Advantages of a private company

  • A private company has an easier time obtaining financing or raising capital.
  • The company can exist forever as long as it is CPTC compliant. This status is suitable for small, medium and large companies.
  • The company has a MOI (Memorandum of Incorporation).

Disadvantages of a private company

  • Although a separate legal liability, SARS has imposed certain tax payment obligations on shareholders, directors or officers who are directly involved in the financial affairs of the company.
  • In addition to being a separate legal entity, directors and management may also be held liable for the debts of the corporation where they have been imprudent in the management of the business.

Public Limited Liability Company

Public companies are allowed to offer their shares to the public. The management of these companies is entrusted to a board of directors. Once registered, the name of the company is followed by "Limited" or "Ltd". A minimum of 3 directors and one shareholder is required but there is no limit to the number of members or the transferability of shares in a public company. Only public companies can be listed on the JSE Limited (Johannesburg Stock Exchange).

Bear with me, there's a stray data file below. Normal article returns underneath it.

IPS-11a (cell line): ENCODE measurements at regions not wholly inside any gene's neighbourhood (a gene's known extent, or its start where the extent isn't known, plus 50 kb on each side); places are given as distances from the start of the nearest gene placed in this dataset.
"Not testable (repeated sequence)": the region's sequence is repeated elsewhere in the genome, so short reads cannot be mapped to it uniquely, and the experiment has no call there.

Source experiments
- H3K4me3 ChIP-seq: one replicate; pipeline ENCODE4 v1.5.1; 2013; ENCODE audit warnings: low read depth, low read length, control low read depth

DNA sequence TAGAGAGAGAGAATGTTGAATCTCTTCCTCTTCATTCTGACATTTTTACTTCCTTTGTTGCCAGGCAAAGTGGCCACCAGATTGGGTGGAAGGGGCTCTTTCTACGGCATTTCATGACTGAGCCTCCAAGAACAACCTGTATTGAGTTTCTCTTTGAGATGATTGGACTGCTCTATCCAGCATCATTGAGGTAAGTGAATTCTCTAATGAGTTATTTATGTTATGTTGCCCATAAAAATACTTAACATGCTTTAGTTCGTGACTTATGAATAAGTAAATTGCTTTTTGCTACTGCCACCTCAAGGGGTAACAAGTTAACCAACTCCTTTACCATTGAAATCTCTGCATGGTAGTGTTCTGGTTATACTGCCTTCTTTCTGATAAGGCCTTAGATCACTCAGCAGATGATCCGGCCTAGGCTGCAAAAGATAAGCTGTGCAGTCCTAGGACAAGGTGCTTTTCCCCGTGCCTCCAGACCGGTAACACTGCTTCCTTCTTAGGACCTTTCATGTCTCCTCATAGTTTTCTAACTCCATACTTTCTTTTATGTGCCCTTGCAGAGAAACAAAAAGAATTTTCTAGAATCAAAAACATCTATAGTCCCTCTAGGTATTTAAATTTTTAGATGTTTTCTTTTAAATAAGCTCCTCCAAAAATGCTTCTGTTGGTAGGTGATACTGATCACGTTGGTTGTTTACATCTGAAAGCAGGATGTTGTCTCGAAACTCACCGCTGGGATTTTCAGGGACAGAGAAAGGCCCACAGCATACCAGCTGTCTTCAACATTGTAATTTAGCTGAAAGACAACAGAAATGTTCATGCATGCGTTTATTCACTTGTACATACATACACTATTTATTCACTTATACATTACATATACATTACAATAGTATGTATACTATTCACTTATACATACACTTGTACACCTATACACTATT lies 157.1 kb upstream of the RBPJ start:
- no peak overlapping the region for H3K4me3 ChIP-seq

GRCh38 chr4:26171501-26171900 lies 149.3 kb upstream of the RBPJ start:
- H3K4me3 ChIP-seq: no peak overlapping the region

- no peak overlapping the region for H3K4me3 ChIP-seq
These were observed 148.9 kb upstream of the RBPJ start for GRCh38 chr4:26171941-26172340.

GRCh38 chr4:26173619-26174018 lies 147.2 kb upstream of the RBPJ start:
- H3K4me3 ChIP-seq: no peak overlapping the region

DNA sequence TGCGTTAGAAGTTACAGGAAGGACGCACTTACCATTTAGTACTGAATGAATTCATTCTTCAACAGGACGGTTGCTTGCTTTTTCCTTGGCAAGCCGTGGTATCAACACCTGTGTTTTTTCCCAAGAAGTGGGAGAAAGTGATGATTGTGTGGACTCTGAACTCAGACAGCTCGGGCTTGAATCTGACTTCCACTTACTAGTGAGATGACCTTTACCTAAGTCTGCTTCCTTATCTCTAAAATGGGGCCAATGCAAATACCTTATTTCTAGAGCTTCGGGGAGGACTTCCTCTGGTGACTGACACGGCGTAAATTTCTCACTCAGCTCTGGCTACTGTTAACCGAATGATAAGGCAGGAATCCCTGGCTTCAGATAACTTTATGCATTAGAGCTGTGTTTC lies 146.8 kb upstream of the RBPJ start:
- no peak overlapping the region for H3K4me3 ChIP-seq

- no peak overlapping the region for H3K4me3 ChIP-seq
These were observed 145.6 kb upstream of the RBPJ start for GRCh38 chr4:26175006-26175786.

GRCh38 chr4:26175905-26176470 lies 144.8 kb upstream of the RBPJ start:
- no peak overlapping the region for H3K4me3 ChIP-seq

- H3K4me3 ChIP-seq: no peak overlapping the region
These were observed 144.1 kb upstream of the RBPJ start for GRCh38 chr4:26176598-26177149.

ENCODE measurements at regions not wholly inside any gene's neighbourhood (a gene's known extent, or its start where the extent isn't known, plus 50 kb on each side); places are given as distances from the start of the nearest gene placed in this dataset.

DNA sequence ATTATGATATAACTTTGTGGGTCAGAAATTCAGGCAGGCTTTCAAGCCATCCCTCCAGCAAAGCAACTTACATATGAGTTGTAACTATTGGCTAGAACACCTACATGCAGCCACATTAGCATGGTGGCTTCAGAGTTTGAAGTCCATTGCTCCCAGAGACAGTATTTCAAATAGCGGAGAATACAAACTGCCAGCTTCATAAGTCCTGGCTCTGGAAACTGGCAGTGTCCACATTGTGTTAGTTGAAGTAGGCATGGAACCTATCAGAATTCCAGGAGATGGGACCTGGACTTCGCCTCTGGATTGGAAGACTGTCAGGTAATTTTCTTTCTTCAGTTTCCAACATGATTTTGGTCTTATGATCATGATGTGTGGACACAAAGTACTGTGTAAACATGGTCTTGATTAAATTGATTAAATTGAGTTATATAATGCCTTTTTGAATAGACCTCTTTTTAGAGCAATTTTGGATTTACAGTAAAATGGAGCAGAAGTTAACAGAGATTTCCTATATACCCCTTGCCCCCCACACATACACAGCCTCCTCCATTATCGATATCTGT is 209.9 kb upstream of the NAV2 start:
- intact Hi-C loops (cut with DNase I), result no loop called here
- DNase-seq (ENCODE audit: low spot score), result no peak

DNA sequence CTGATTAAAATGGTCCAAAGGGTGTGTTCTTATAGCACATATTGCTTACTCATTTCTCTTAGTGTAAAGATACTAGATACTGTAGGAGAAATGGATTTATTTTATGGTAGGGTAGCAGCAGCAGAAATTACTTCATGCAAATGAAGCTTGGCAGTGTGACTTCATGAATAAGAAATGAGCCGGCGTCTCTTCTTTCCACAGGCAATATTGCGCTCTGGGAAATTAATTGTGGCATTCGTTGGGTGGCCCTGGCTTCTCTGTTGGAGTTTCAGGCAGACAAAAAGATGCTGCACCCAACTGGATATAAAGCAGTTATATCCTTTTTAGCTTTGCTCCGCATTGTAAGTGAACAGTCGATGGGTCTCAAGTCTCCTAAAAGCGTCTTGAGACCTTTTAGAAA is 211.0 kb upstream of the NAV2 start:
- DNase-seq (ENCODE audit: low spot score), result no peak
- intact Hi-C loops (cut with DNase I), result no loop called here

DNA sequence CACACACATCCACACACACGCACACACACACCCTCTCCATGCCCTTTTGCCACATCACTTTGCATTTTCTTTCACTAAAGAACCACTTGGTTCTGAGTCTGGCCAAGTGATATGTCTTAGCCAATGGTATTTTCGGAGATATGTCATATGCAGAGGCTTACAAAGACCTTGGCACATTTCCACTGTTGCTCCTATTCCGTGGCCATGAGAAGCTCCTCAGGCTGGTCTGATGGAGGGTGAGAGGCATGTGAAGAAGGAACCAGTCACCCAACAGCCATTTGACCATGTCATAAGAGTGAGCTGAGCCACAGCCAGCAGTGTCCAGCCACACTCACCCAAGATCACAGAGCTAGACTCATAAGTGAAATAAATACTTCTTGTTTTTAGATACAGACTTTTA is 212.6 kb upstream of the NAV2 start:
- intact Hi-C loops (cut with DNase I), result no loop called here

This is when a minimum of two and a maximum of twenty people come together on the basis of an agreement to start and operate a business with the aim of generating income and making a profit. For example, lawyers or doctors may join together and form a business partnership.

Each partner is considered an owner and can bring money, skills, and assets to the partnership.

The partnership is not considered a separate legal entity and, therefore, the active partners are jointly and severally liable for debts, and if there are any, all partners are liable to pay them. The liability of the passive partners is limited to the amount contributed to the capital.

The Partnership does not need to be registered with CPIC. The Partnership may have employees but must register permanent employees with the Department of Labor, the Unemployment Insurance Fund (UIF) and the Compensation Fund (CF).

Each partner is responsible for taxes based on the share of profits. The Partnership itself is not a legal entity and is not registered with SARS as a corporation.

If the partnership has employees, then it is responsible for paying PAYE (Pay As You Earn) taxes for the employees.

Types of partnerships:

  • General Partnership: this type of partnership is publicly known and the partners are jointly and severally liable for profits and losses. This means that they must cover the debts personally.
  • Extraordinary or Anonymous (dormant) Partnership: In this type of partnership some or all partners are not known to the public. This means that they remain anonymous.
  • Limited Partnership: "The partner is purely a financial actor with limited liability, similar to a shareholder in a company. They share in the profits and losses, but their liability is limited to their specific contribution or an agreed amount. (SARS 2020)

Advantages of a partnership

  • No need to register with the CPTC.
  • No legal audit requirements.